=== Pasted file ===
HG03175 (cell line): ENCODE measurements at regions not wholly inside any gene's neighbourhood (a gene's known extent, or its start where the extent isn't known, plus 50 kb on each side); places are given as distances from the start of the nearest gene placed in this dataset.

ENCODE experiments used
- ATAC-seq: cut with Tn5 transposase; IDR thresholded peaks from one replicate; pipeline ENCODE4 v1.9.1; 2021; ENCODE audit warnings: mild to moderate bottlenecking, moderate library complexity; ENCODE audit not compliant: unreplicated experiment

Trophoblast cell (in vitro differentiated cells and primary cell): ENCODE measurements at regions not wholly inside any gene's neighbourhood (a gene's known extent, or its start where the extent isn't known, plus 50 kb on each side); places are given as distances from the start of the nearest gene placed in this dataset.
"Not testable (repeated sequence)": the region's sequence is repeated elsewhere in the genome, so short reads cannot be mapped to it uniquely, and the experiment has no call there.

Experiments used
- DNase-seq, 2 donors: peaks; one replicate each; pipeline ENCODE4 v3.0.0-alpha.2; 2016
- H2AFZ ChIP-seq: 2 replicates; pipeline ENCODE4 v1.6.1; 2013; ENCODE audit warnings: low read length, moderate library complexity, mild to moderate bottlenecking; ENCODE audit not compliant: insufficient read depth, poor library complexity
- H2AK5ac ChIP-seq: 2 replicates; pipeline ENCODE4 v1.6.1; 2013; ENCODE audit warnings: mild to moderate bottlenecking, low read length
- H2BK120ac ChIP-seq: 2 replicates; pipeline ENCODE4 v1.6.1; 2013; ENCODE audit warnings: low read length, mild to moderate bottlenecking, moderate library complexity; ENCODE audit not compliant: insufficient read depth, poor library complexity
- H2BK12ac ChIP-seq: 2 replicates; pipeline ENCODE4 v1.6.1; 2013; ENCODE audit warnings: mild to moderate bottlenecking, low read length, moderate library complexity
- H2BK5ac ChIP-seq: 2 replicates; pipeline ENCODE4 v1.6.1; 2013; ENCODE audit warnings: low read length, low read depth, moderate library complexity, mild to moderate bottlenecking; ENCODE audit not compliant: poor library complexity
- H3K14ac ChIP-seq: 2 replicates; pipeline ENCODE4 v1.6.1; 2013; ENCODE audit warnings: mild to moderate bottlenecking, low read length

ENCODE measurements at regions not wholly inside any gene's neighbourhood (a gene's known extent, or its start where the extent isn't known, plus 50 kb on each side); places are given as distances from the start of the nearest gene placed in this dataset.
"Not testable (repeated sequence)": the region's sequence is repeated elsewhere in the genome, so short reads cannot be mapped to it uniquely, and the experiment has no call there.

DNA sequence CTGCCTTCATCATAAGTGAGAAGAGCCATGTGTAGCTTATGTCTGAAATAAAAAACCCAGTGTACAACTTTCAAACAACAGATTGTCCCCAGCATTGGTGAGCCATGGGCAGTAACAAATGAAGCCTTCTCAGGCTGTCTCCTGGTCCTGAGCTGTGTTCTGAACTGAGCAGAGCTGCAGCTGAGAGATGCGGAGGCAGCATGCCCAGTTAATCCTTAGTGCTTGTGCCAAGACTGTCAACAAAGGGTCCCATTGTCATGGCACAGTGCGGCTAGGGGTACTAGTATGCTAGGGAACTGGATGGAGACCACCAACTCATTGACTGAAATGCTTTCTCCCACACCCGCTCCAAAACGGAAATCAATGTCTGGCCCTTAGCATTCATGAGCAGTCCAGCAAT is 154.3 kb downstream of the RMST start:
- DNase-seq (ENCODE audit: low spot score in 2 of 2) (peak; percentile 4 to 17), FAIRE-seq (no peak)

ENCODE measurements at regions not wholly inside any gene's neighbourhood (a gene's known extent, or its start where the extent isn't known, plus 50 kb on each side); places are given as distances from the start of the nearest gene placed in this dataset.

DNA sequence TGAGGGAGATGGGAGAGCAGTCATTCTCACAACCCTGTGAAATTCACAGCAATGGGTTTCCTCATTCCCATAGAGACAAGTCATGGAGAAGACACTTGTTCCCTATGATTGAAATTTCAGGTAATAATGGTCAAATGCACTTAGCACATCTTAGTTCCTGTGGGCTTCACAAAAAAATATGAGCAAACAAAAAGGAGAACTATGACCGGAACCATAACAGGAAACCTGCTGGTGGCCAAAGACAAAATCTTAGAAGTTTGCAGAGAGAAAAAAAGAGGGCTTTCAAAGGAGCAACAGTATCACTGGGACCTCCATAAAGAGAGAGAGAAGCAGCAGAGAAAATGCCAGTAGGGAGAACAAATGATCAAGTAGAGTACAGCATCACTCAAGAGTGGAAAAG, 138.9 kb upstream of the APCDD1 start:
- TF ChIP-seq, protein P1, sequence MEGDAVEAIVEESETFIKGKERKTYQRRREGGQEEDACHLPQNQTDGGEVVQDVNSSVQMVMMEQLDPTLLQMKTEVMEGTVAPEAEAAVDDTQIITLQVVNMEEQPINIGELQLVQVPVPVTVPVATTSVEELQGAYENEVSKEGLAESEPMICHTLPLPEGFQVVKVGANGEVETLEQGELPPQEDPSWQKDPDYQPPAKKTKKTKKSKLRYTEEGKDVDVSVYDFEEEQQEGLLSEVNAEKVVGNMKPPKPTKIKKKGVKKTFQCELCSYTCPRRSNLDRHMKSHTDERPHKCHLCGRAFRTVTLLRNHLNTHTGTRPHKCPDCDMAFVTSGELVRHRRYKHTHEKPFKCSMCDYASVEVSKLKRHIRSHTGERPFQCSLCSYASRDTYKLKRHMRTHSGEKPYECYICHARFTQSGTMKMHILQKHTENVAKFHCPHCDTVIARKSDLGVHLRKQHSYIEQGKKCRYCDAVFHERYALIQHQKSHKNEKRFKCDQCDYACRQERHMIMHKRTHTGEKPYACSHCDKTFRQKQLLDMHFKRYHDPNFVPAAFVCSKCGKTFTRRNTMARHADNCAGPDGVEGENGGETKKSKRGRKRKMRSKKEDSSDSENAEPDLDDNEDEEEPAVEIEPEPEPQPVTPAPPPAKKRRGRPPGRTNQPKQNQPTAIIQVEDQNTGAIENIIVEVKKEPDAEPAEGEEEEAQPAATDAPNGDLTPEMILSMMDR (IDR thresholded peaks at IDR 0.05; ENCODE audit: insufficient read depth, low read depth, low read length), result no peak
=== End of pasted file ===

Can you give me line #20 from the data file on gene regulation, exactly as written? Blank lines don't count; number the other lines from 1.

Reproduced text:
- TF ChIP-seq, protein P1, sequence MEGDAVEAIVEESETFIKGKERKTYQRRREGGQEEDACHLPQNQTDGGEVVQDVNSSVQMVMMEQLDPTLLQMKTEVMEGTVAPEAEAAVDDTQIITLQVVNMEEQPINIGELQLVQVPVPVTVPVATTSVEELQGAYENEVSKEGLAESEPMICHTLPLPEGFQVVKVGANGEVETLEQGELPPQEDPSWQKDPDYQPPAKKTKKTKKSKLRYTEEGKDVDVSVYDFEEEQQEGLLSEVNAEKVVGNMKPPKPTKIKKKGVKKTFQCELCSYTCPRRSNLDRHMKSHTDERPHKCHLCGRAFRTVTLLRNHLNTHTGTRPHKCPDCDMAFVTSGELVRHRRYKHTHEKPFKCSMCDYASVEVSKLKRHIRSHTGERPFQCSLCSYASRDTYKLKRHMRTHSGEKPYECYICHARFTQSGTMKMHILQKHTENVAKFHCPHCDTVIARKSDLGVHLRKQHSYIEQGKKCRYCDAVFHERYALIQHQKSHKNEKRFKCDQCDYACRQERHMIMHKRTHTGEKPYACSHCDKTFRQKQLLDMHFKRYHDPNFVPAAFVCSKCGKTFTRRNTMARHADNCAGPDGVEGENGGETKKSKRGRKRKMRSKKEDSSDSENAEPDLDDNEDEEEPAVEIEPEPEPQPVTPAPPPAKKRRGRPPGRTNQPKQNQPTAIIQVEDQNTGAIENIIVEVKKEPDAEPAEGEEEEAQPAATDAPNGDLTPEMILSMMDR (IDR thresholded peaks at IDR 0.05; ENCODE audit: insufficient read depth, low read depth, low read length), result no peak